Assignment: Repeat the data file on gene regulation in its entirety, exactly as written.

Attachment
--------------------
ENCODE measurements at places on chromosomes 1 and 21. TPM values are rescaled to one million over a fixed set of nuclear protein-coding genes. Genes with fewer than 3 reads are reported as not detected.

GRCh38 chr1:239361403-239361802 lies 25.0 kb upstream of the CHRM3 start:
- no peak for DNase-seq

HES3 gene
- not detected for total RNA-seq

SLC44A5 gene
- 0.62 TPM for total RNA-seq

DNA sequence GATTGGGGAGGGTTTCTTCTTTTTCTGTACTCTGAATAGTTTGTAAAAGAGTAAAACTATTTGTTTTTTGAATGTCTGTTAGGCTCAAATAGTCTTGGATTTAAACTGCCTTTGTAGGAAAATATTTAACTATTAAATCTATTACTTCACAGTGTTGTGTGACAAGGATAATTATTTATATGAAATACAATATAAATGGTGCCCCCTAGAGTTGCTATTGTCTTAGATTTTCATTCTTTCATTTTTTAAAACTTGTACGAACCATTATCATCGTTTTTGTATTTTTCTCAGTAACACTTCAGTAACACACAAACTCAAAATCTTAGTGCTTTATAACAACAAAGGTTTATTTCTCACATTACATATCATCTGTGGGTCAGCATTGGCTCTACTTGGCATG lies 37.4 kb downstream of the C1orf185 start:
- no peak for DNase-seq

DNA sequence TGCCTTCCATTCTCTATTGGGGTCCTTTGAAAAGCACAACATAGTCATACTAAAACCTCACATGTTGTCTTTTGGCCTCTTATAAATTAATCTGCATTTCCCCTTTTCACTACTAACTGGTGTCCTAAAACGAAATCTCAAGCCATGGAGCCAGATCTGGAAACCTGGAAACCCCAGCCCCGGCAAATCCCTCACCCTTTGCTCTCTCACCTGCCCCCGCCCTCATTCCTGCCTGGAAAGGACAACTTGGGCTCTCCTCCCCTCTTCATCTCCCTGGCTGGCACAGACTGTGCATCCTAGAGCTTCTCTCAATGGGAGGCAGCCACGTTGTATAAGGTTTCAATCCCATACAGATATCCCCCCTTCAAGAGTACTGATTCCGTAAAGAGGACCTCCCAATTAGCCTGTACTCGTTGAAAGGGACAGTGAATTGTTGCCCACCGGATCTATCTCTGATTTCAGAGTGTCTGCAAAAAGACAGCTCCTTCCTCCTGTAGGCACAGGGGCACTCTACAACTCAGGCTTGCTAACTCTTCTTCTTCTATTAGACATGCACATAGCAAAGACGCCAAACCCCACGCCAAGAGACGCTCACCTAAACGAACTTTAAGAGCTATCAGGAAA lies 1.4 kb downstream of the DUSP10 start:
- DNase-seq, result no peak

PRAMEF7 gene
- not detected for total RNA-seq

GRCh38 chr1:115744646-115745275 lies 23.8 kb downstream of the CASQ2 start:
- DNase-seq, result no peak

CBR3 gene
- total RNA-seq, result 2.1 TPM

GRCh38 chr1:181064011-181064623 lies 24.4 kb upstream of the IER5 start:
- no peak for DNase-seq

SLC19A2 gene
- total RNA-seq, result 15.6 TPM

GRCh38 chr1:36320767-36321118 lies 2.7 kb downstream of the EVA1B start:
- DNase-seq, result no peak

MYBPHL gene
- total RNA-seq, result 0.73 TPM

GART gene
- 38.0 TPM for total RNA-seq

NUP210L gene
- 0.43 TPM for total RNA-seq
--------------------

ENCODE measurements at places on chromosomes 1 and 21. TPM values are rescaled to one million over a fixed set of nuclear protein-coding genes. Genes with fewer than 3 reads are reported as not detected.

GRCh38 chr1:239361403-239361802 lies 25.0 kb upstream of the CHRM3 start:
- no peak for DNase-seq

HES3 gene
- not detected for total RNA-seq

SLC44A5 gene
- 0.62 TPM for total RNA-seq

DNA sequence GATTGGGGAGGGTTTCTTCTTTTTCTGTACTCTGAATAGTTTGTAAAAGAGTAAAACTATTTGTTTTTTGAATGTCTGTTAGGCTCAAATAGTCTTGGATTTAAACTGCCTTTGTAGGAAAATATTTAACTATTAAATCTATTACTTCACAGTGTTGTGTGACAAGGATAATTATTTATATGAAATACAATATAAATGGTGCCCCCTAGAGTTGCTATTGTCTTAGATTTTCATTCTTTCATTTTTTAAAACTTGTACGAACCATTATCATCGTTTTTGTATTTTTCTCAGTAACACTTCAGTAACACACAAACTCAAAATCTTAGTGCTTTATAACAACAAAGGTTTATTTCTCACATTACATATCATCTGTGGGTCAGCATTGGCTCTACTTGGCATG lies 37.4 kb downstream of the C1orf185 start:
- no peak for DNase-seq

DNA sequence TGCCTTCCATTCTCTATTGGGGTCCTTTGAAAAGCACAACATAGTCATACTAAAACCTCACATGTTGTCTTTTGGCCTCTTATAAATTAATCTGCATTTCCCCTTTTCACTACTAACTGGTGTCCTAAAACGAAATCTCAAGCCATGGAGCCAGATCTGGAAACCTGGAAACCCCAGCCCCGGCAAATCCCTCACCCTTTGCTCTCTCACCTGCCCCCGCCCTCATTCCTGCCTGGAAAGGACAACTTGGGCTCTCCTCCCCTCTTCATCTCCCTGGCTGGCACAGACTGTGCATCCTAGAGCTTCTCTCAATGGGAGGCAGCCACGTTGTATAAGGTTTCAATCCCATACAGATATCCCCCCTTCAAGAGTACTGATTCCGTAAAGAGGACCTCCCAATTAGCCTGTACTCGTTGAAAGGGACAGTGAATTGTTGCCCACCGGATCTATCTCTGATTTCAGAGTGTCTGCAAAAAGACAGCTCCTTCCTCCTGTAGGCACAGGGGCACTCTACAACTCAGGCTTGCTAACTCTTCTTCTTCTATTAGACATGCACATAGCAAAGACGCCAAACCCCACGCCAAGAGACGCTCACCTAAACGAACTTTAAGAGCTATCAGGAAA lies 1.4 kb downstream of the DUSP10 start:
- DNase-seq, result no peak

PRAMEF7 gene
- not detected for total RNA-seq

GRCh38 chr1:115744646-115745275 lies 23.8 kb downstream of the CASQ2 start:
- DNase-seq, result no peak

CBR3 gene
- total RNA-seq, result 2.1 TPM

GRCh38 chr1:181064011-181064623 lies 24.4 kb upstream of the IER5 start:
- no peak for DNase-seq

SLC19A2 gene
- total RNA-seq, result 15.6 TPM

GRCh38 chr1:36320767-36321118 lies 2.7 kb downstream of the EVA1B start:
- DNase-seq, result no peak

MYBPHL gene
- total RNA-seq, result 0.73 TPM

GART gene
- 38.0 TPM for total RNA-seq

NUP210L gene
- 0.43 TPM for total RNA-seq